The NBA . . . aka The National Bush League.

Have you seen this ad on a phone kiosk near you?

Sorry if the photo isn’t as clear as it should be, but my hands were shaking from irritation when I took it.

It features a photo of a Knick and the text reads . . .

It’s Friday night.  You can either see a Broadway harness malfunction or you can watch real men fly.

Really guys?  Really?  You’re going to take a pot-shot at another industry in your own hometown?  When that industry brings in a lot more bodies and a lot more buckaroos than you do?  (And you even admit its power by making the word Broadway bigger than the rest, because you know it’ll get attention?)

Second, uh, I’m usually not this sensitive, but that “real men” comment is on the edge of being offensive.  So Broadway actors aren’t real men, huh?  Let me remind you that our men and women have trained for a greater part of their lives to do what they do, and they perform 8 times a week, 52 weeks a year . . . all for a minimum salary that ain’t anywhere near the millions that you guys pay.  And you tell me the last time a Broadway actor got a shoe deal, had a chartered flight to get them to their next show.  So don’t tell me who “real men” are.

In fact, I’d put ours against yours in a Battle of the Network Stars-like Broadway versus Basketball competition any day of the week.

But, you know what?  None of the above is what really colored me confused.

What has me really scratching my head at the copywriter who dashed this off is . . . pot-shot or not . . . it’s just not a very effective ad . . . because the target audience is all wrong.

Ok, ok, you made a pop culture reference.  Big whoop.  Come on, my friend.  Spider-Man jokes may still get a bit of a chuckle, but they’re so 2010.

More importantly, do you really think that you have the potential to convert someone who was interested in seeing a Broadway show to a basketball game?  I’m not sure you understand who you’re shooting for.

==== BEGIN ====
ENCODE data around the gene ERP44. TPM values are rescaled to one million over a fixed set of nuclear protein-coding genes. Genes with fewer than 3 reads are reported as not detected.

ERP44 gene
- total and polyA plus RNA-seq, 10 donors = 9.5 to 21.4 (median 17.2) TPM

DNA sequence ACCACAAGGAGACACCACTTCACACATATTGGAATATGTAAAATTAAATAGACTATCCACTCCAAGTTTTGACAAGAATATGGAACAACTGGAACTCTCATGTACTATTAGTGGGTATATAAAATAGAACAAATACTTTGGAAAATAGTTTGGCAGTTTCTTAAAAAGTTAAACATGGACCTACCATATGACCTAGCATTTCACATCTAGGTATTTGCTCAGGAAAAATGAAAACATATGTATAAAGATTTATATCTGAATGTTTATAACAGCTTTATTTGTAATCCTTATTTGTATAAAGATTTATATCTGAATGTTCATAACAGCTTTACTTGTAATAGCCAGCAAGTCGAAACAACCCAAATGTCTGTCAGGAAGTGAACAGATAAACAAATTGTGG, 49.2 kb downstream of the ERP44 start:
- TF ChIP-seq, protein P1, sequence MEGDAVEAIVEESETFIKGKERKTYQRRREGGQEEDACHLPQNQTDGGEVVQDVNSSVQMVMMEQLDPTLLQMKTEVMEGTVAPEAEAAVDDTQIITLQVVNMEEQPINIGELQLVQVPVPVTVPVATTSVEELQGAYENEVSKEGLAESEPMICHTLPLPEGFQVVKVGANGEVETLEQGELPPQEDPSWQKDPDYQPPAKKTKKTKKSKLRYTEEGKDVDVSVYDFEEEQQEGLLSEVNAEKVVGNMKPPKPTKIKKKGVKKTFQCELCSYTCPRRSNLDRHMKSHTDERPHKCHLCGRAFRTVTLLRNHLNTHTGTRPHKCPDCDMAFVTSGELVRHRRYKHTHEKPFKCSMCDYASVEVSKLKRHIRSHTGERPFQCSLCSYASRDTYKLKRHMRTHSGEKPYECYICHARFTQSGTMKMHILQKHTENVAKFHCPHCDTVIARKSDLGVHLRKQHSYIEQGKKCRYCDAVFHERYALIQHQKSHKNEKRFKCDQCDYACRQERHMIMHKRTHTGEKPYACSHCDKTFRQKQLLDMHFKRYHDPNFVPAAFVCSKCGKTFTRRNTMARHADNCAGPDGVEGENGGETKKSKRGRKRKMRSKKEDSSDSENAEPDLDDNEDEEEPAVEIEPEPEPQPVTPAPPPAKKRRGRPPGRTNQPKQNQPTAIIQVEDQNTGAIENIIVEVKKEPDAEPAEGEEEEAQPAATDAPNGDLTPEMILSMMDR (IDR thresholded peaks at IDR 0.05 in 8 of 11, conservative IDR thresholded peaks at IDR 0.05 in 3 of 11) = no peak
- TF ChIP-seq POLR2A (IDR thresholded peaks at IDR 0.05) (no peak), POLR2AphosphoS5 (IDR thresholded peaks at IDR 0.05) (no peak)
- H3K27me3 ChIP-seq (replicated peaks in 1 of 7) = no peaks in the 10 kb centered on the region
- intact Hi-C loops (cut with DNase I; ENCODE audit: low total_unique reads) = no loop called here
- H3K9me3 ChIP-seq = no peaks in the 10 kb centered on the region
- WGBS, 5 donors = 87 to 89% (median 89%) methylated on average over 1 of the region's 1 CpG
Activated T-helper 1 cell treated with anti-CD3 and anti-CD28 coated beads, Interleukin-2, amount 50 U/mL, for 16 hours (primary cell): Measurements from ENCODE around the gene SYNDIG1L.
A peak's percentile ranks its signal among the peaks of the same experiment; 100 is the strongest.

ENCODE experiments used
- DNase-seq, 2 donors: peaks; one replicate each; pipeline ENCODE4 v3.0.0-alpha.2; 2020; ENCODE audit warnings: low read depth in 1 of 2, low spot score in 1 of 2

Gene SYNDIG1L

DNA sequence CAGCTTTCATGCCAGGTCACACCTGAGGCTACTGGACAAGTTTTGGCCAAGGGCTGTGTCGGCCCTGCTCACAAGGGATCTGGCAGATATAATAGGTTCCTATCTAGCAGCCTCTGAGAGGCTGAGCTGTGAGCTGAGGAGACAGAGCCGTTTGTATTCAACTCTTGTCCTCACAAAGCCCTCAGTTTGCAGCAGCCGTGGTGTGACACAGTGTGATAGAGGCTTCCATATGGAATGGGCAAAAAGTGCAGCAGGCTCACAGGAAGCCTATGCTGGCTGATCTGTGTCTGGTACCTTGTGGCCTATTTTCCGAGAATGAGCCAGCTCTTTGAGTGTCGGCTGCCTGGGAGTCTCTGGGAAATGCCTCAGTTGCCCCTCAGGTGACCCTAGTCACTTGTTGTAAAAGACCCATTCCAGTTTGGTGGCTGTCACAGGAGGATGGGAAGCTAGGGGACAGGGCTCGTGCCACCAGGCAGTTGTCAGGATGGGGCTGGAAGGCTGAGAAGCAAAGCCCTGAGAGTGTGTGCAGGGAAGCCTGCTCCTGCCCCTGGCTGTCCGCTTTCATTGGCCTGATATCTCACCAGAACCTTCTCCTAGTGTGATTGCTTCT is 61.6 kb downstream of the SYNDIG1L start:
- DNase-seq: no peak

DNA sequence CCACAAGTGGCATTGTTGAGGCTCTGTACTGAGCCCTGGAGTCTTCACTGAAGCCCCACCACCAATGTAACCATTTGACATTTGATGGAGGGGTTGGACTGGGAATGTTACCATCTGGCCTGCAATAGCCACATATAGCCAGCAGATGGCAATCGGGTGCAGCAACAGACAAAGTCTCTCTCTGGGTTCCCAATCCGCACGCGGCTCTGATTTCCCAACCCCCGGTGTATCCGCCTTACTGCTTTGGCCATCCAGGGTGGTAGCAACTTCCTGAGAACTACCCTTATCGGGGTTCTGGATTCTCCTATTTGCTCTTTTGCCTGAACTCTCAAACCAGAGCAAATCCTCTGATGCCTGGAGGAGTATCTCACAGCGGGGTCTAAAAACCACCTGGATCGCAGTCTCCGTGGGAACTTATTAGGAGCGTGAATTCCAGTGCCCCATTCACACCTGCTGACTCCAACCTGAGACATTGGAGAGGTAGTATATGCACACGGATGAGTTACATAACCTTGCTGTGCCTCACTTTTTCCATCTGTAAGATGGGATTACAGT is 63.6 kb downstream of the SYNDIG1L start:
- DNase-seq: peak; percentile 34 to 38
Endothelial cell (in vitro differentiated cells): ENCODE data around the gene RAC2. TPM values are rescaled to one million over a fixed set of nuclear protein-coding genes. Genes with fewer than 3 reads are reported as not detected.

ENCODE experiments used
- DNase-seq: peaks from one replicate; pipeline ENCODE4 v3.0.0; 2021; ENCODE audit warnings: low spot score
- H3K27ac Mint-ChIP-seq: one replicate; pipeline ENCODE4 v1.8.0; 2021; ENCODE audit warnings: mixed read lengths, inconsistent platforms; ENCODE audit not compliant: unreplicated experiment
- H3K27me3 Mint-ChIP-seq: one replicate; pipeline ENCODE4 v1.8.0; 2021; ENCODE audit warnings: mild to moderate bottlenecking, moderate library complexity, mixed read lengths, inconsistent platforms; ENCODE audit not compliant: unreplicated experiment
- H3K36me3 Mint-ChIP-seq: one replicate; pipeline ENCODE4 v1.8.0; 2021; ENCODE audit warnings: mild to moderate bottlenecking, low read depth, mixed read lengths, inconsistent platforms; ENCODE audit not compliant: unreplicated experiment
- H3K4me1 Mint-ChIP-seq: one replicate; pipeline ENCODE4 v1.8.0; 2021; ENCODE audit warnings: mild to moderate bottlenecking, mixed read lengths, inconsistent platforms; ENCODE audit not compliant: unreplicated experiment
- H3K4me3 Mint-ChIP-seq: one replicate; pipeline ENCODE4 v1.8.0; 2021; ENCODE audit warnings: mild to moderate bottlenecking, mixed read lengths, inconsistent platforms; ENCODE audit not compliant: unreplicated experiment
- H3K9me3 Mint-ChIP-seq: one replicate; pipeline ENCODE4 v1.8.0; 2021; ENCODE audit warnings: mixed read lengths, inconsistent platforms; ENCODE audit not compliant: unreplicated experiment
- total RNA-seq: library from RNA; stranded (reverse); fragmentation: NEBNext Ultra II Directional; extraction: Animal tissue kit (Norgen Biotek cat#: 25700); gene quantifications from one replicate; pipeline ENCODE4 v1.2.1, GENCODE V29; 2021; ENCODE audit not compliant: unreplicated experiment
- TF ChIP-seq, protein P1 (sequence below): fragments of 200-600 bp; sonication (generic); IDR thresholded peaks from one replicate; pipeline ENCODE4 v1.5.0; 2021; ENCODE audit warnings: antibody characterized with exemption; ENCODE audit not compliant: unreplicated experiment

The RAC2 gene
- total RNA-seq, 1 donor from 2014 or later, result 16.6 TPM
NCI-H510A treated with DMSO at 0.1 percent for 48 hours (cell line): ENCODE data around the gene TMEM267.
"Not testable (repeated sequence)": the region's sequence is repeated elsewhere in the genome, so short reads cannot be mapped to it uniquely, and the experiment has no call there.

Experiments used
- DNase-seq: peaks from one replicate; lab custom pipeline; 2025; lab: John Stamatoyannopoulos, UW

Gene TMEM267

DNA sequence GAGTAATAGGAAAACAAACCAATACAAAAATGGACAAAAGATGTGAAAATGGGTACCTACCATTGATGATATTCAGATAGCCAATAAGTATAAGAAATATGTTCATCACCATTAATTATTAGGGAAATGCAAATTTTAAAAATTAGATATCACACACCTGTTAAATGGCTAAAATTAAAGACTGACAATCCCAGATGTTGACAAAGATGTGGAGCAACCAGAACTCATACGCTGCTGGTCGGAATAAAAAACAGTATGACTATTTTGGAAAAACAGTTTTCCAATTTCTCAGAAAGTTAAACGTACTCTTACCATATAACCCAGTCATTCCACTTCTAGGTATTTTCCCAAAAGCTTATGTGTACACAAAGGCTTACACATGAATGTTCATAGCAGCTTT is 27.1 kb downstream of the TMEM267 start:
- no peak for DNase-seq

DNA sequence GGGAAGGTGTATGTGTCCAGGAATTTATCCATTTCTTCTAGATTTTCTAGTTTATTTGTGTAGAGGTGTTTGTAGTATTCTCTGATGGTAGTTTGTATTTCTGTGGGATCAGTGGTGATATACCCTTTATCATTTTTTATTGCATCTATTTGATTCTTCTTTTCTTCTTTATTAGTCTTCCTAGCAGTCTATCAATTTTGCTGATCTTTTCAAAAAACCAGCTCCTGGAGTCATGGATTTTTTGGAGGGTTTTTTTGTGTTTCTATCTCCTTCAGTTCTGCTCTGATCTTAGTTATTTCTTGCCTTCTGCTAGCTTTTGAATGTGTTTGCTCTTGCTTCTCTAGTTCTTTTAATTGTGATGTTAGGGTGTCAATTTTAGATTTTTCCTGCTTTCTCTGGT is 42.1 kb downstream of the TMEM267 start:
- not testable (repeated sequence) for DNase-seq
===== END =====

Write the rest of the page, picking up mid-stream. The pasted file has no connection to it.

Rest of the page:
They may have gotten some attention with this ad, but getting attention is only half of the battle of advertising.  I can hire a gorilla to do back handsprings down 42nd Street to get eyeballs.  But that doesn’t mean anyone is going to buy a ticket.

And after seeing this ad, I know I won’t be buying any tickets to a basketball game anytime soon.

(Upon further investigation, it looks like MSG placed this this ad, as opposed to the NBA, although I think the NBA has a responsibility here, just like the Broadway League supervises and comments on what we do.  And I’m hoping the Broadway League has some strong comments for MSG as well.)


(Got a comment? I love ‘em, so comment below!  Click here then scroll down to say what’s on your mind!)



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  • Kevin Lambert says:

    AMEN, sir. Amen.

  • terryholzman says:

    stupid ad. First of all it doesn’t make sense “…see a Broadway harness malfunction…” What does that mean? Did these genuises leave out a word?

    • terryholzman says:

      Oops, finally figured it out! I haven’t seen SPIDERMAN so I did not get the “harness”
      context. It’s still a dumb ad on EVERY level!

  • Scott says:

    Well put, Ken. Thanks. What does the “Bush” reference mean in your post title?

  • Emma B says:

    This is infuriating. As a musical theatre major in college, I spend too much time every day explaining to insensitive or unthinking people that my major is a serious career choice, not just a phase I’m going through. From family members and friends to strangers, I constantly have to defend my choice to do what I love, no matter how much hard work and effort it takes. To see our industry belittled like this is incredibly upsetting.

  • mike vogel says:

    Before I got past the first few paragraphs, my instincts told me “this is sleazy James Dolan’s handiwork.” Then I kept reading, and saw that it wasn’t the NBA behind it, but Dolan’s MSG.
    Thanks for posting this Ken. Go Nets!

  • She Cohen says:

    You’re preaching to the choir, Ken. Cool your jets then write a nice letter or email to whichever marketing individuals created this ill conceived ad.

  • Ashley says:

    I LOVE Broadway. Love it. I’ve seen hundreds of performances. There’s nothing like Broadway.